Auguste Rodin, Balzac Nude with Arms Crossed / Study for Balzac Nude / Balzac, etude type C, grand modèle, 1892. Bronze, 127 x 61 x 54.5 cm (50 x 24 x 21.5 in) Signed on base: Rodin; on side of base: Original/no. 1 and Alexis Rudier/Fondeur Paris Billy Rose Collection, Acquired 1966. Image Courtesy of the Israel Museum Jerusalem.

JERUSALEM (AP).- A statue by French sculptor Auguste Rodin was stolen from the Israel Museum during the facility's recently completed renovation, the museum said Wednesday.

The nude bronze of French novelist Honore de Balzac was one of a series of studies Rodin cast for a monument to Balzac on display in Paris. It was donated to the museum in 1966 by the Jewish-American impresario and lyricist Billy Rose.

The museum said the theft was discovered three months ago and immediately reported to police. Police says an investigation is ongoing but would provide no further details.

The statue is 50 inches high by 24 inches wide (127 centimeters high and 61 centimeters wide) and weighs about 140 pounds (about 65 kilograms). It was molded in 1892 and cast posthumously between 1918 and 1926.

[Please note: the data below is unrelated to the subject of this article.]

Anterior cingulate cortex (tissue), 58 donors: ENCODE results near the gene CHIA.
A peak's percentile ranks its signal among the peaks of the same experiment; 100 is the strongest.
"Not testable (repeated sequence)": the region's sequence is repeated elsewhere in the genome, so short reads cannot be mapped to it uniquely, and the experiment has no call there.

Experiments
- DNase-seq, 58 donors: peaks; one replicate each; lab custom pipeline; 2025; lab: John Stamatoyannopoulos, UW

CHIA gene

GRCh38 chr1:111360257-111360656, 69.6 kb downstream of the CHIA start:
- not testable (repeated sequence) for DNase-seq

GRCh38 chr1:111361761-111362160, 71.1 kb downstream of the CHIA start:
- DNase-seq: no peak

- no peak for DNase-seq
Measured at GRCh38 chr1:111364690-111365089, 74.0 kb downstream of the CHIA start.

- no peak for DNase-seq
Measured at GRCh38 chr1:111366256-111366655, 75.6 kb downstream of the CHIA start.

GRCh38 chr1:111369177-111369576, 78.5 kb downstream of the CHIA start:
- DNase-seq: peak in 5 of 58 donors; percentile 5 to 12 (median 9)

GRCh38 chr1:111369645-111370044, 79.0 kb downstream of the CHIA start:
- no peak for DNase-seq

Rodin, who lived between the years 1840-1917, is renowned for masterpieces such as "The Thinker" and "The Kiss."

The museum said it could not provide a value for the Balzac piece. But based on Rodin sculptures of similar dimensions put the estimated value of the stolen item at approximately $350,000, according to the Art Loss Register, which specializes in recovering stolen art.

Christopher Marinello, the executive director and general counsel of The Art Loss Register, said it would be very difficult to sell such a high-profile piece of stolen art in the open market without detection.

He said it was most likely that the thieves would move the piece underground, shop it on the black market or ransom it to an insurance company.

"Thieves don't always think about Plan B. If the opportunity arises ... they seize upon the opportunity they have to remove it," he said. "Sadly, many of these bronze items are sold for scrap, as horrific as that may sound."  Copyright 2011 The Associated Press.